Step by Step Guide to Refrigeration Leak Detection

Current EPA regulations recommend and/or require leak detection and repair when it has been determined that a system is losing refrigerant.  This 10 step guide to refrigeration leak detection will help you be able to determine if the evaporator has a leak using today’s best practices.

  1. Know your leak detector and how to correctly operate it. Does it respond to concentrations of refrigerant or changes in concentration of refrigerant?  A good leak detector is only as good as its operator.
    • Never camp on a suspected leak with your meter. Most electronic meters auto adjust to concentrations of refrigerant, giving the illusion that it is not a leak after all.  Keep moving the probe and note the areas of concentration.  Use a visible method (bubble solution) to pinpoint the leak.
      • Heated Diode, Heated Pentode, Corona Shield, Heated Electrolyte or any other method that breaks down the refrigerant with heat places the sensor directly in the stream of refrigerant, resulting in sensor degradation. High concentrations of refrigerant will quickly degrade a sensor. For this reason, never open a jug of refrigerant and insert your sensor into the stream of refrigerant as a means of checking your meter.  You will quickly ruin your sensor and need a replacement.  Heated Sensor technology type sensors will last for a maximum of 100 hours but should typically be replaced after 20 hours unless it can be determined by a calibrated reference leak that the sensor is still capable of sensing small concentrations of refrigerant.
      • Infrared Leak Detectors look at gasses in the refrigerant region of the infrared spectrum. The sensor is not directly in the sensing stream and doesn’t suffer degradation from excess exposure. Sensor life expectancy is over 1000 hours and in some cases – the life of the meter.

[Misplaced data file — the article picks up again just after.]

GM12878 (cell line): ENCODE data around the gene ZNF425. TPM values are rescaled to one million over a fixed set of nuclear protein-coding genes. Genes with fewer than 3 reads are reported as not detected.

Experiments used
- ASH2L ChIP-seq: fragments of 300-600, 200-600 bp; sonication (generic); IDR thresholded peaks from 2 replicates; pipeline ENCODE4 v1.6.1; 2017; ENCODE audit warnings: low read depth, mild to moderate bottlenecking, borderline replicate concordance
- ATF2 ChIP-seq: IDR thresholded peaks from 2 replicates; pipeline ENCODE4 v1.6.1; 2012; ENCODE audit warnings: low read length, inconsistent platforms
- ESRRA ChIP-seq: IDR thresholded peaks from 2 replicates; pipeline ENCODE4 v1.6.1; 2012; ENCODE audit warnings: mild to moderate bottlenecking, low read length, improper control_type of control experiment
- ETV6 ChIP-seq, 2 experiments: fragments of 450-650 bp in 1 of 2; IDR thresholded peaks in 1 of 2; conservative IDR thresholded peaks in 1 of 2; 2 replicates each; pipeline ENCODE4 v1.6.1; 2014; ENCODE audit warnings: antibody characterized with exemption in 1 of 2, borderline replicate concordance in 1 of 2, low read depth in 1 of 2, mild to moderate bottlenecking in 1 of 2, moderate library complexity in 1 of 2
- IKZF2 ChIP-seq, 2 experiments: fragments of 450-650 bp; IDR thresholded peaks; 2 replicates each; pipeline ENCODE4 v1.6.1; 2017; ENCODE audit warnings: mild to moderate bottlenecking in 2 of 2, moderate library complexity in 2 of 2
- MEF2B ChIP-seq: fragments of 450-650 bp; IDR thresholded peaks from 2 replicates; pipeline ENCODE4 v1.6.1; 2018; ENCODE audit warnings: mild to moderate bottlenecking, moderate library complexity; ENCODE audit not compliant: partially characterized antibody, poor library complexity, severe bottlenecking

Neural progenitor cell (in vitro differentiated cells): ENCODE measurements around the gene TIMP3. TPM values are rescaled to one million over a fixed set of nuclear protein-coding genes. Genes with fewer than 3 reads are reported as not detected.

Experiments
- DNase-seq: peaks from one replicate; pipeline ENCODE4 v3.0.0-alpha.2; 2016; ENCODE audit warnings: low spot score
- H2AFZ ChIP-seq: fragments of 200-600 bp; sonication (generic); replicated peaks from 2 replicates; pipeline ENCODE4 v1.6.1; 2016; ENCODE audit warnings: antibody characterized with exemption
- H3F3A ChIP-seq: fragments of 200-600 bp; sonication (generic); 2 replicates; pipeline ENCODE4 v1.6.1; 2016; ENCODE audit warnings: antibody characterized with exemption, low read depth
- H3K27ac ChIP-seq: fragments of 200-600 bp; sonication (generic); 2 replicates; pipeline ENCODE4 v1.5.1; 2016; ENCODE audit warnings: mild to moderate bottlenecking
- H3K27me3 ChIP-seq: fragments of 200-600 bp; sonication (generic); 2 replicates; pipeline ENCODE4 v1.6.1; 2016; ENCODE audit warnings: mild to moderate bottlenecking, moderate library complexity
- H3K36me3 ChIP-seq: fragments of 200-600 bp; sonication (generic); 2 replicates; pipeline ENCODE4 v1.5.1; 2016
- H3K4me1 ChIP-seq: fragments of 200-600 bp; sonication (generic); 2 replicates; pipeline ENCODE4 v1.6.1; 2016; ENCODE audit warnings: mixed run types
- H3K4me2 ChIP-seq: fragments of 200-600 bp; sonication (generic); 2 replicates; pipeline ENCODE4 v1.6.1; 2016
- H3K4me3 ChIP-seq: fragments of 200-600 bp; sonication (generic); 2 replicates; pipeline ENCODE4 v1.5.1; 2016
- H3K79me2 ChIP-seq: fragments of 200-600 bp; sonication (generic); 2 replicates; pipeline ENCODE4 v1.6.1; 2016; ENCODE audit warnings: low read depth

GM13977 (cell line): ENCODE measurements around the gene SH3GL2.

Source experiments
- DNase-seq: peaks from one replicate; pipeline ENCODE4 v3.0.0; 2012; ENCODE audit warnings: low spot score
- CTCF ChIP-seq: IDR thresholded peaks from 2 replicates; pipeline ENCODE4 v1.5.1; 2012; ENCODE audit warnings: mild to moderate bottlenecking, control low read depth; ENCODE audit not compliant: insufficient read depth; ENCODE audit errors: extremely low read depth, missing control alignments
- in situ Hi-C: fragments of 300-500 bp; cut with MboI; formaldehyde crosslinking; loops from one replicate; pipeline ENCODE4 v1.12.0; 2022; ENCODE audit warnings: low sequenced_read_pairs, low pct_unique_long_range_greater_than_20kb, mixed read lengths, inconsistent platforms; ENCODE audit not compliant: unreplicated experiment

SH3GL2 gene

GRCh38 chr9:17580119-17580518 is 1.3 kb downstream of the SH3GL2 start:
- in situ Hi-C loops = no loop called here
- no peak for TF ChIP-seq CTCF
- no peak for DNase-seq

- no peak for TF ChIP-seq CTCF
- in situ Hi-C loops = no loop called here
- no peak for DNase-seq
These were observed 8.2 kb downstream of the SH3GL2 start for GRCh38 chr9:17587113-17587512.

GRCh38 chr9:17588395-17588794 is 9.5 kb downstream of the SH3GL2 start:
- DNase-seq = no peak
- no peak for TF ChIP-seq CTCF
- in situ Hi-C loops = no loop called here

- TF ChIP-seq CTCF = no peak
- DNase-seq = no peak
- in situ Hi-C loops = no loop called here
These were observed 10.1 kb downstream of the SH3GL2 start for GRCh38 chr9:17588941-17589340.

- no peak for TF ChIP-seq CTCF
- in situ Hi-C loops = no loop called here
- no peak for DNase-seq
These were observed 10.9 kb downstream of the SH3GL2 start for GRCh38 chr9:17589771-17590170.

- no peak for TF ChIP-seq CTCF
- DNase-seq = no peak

1. Start your meter outside and let it self-zero before entering the residence. Use a calibrated reference leak to ensure that your meter is capable of detecting a refrigerant leak.
    • Starting outside gives your meter the greatest chance to zero itself without any refrigerant exposure.
  2. Enter the space. If your meter notifies of refrigerant, go back outside and let it zero.  Return indoors.  If your meter notifies again, it can safely be determined that there is refrigerant concentration in the space.  (Every detection must be repeatable to confirm a leak is present.)
  3. Shut off the HVAC System, making sure the blower is not running. Wait 10 minutes to allow leaking refrigerant to settle and concentrate.
  4. Go to the indoor evaporator.
  5. Remove the condensate drain fitting.
  6. Check in the condensate pan with your electronic leak detector probe.
    • If it picks up refrigerant, remove it and let it zero.
    • Check the pan again.
    • If it picks up refrigerant again, it’s been determined that a leak is present somewhere in the evaporator section, but may not be in the coil itself. Further investigation is required.
  7. Remove the evaporator door to expose the coil and mechanical connections.
  8. Check all mechanical connections – if possible use a visible method such as bubble solution on the mechanical joints where the TXV, Equalizing Tube, Orifice, Schrader Fitting, etc. are connected or capped.
  9. If no leak can be located on a mechanical joint, it’s safe to condemn the coil as a leaker.


Remember, it’s important to know how to correctly operate your Leak Detector and check it regularly against a calibrated reference leak.  This will help ensure that your tools are working properly.  Then be sure to use this guide, and our article over refrigeration leak detection available here, to ensure you’re using the best practices for leak detection.  Last, don’t condemn the evaporator until you have proved it is leaking.

For more technical support on this issue or other HVACR related problems, call our service tech department at 1-800-322-9675, or e-mail us at

Paul Flora
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